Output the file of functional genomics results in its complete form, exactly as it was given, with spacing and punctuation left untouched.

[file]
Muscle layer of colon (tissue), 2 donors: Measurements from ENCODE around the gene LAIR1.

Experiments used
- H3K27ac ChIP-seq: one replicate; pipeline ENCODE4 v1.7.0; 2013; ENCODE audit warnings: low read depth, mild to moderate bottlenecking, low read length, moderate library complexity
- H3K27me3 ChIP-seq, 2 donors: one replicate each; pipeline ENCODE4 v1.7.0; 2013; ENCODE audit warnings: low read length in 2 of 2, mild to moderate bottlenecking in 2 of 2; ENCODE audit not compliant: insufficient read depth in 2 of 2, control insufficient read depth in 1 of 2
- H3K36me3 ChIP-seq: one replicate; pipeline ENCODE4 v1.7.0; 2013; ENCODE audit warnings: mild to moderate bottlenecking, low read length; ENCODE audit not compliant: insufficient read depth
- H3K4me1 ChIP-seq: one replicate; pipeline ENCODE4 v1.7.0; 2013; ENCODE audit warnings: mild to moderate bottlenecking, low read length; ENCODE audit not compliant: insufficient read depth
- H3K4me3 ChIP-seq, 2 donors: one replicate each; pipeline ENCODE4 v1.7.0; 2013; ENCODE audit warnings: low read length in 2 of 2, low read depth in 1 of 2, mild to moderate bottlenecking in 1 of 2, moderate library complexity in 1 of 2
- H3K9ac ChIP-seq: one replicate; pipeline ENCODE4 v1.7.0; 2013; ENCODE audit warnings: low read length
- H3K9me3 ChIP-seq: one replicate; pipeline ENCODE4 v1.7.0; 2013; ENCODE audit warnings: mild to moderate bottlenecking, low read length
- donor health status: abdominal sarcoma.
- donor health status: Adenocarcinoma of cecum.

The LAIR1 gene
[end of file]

Muscle layer of colon (tissue), 2 donors: Measurements from ENCODE around the gene LAIR1.

Experiments used
- H3K27ac ChIP-seq: one replicate; pipeline ENCODE4 v1.7.0; 2013; ENCODE audit warnings: low read depth, mild to moderate bottlenecking, low read length, moderate library complexity
- H3K27me3 ChIP-seq, 2 donors: one replicate each; pipeline ENCODE4 v1.7.0; 2013; ENCODE audit warnings: low read length in 2 of 2, mild to moderate bottlenecking in 2 of 2; ENCODE audit not compliant: insufficient read depth in 2 of 2, control insufficient read depth in 1 of 2
- H3K36me3 ChIP-seq: one replicate; pipeline ENCODE4 v1.7.0; 2013; ENCODE audit warnings: mild to moderate bottlenecking, low read length; ENCODE audit not compliant: insufficient read depth
- H3K4me1 ChIP-seq: one replicate; pipeline ENCODE4 v1.7.0; 2013; ENCODE audit warnings: mild to moderate bottlenecking, low read length; ENCODE audit not compliant: insufficient read depth
- H3K4me3 ChIP-seq, 2 donors: one replicate each; pipeline ENCODE4 v1.7.0; 2013; ENCODE audit warnings: low read length in 2 of 2, low read depth in 1 of 2, mild to moderate bottlenecking in 1 of 2, moderate library complexity in 1 of 2
- H3K9ac ChIP-seq: one replicate; pipeline ENCODE4 v1.7.0; 2013; ENCODE audit warnings: low read length
- H3K9me3 ChIP-seq: one replicate; pipeline ENCODE4 v1.7.0; 2013; ENCODE audit warnings: mild to moderate bottlenecking, low read length
- donor health status: abdominal sarcoma.
- donor health status: Adenocarcinoma of cecum.

The LAIR1 gene